Scientists use long-term data to reconstruct shifting patterns of extinction in China

Posted: 7th December, 2017

A study led by ZSL’s Dr Samuel Turvey looking into the impact of human based activities on species decline in China has indicated that many mammalian species have retained half their geographical range despite a millennia of habitat destruction and biodiversity loss.

China provides a wealth of fossil, archaeological and palaeontological records to explore shifting patterns of species extinction. The country alone contains over 10% of the world’s extant mammal species as well as a diverse array of habitat types. For these reasons, Dr Turvey’s team were able to consider data taken from 34 types of wild mammals over a duration of 11,000 years.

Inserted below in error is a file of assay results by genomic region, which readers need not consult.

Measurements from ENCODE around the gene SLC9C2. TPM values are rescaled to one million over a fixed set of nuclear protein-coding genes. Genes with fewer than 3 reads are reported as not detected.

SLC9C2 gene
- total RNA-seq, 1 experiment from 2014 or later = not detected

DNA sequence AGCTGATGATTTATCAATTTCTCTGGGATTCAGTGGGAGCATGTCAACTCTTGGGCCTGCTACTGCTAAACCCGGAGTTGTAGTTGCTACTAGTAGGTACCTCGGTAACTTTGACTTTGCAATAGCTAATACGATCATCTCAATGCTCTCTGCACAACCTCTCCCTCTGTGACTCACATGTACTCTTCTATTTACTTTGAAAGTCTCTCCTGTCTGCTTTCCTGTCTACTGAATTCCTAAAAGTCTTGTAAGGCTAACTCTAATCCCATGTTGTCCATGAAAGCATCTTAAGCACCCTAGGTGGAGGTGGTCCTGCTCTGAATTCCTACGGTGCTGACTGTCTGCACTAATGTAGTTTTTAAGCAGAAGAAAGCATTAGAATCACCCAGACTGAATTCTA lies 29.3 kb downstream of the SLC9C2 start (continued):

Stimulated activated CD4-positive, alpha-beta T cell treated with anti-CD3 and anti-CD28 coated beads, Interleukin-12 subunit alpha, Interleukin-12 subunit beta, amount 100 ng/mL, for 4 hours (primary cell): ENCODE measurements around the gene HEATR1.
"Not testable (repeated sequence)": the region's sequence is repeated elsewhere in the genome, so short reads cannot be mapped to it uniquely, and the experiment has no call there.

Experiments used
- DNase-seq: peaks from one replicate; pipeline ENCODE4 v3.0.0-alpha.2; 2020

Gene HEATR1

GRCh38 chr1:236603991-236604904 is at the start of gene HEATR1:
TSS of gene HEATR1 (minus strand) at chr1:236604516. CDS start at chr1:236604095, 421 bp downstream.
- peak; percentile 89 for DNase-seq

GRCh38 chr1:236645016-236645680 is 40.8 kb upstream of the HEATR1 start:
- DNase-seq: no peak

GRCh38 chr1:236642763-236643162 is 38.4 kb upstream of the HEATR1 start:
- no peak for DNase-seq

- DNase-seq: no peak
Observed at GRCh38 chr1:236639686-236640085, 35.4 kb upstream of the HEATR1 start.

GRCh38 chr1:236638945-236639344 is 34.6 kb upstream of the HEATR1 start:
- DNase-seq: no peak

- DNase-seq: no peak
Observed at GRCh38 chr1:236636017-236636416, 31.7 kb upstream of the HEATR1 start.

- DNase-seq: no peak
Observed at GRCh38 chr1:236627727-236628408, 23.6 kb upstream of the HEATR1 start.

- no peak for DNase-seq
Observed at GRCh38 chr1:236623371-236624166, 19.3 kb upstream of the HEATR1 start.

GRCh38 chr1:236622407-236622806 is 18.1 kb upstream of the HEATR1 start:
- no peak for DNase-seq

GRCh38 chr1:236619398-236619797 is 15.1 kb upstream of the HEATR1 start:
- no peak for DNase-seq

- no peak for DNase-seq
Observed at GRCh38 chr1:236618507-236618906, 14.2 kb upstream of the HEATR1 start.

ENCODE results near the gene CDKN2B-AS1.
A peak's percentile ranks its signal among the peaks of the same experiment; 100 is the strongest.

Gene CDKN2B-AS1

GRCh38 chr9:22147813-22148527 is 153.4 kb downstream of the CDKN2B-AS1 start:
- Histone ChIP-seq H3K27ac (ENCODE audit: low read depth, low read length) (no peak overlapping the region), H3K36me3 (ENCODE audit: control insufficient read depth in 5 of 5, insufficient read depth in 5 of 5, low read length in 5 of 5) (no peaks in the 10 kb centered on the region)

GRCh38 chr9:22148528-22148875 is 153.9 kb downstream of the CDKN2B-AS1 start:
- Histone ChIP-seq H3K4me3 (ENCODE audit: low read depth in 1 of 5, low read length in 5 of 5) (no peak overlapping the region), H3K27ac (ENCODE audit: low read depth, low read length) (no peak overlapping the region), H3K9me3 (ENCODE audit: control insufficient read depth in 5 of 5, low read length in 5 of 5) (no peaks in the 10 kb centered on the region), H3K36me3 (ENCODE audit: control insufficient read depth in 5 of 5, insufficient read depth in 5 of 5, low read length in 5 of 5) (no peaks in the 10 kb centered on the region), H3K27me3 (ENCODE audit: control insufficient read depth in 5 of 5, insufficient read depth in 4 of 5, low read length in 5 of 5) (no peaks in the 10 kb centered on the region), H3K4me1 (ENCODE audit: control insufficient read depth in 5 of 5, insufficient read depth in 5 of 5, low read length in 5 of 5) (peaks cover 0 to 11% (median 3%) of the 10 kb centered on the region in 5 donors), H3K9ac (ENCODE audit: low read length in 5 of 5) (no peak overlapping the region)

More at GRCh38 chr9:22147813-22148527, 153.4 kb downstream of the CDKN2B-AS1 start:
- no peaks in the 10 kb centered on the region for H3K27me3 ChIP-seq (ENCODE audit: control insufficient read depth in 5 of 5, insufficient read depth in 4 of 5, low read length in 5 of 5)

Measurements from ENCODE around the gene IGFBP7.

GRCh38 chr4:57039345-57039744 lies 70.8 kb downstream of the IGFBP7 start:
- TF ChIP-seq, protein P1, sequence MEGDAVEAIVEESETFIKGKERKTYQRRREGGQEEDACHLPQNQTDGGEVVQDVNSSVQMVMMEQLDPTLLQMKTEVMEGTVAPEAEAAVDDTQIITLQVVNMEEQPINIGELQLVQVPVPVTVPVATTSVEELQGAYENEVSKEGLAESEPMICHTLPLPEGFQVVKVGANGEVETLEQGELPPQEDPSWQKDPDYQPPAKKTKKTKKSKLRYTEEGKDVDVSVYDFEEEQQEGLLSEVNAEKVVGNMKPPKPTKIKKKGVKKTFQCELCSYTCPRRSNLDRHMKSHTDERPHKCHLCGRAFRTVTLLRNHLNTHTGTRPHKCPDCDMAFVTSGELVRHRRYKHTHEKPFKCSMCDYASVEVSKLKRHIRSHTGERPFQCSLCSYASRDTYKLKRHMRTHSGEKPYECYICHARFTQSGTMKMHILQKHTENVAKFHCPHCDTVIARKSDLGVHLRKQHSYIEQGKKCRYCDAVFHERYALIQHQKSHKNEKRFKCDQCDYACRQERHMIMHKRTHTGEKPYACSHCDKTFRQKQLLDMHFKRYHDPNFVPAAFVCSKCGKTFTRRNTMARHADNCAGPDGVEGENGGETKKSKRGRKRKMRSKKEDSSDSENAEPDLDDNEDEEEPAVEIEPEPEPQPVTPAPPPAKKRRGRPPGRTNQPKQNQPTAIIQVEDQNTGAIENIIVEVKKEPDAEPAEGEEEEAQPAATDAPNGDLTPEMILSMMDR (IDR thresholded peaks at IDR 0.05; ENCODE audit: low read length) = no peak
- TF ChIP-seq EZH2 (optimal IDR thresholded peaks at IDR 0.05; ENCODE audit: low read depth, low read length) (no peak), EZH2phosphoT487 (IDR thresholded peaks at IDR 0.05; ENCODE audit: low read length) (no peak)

The team found that herbivores are more susceptible to extinction over time whilst carnivores have, until recently, shown greater resilience.

The study demonstrates that providing a long-term assessment of extinction risk is invaluable for predicting the risk that current-day species face from human activities, particularly in areas of great conservation concern such as Asia.

You can find more about the research in the Royal Society Proceedings B.

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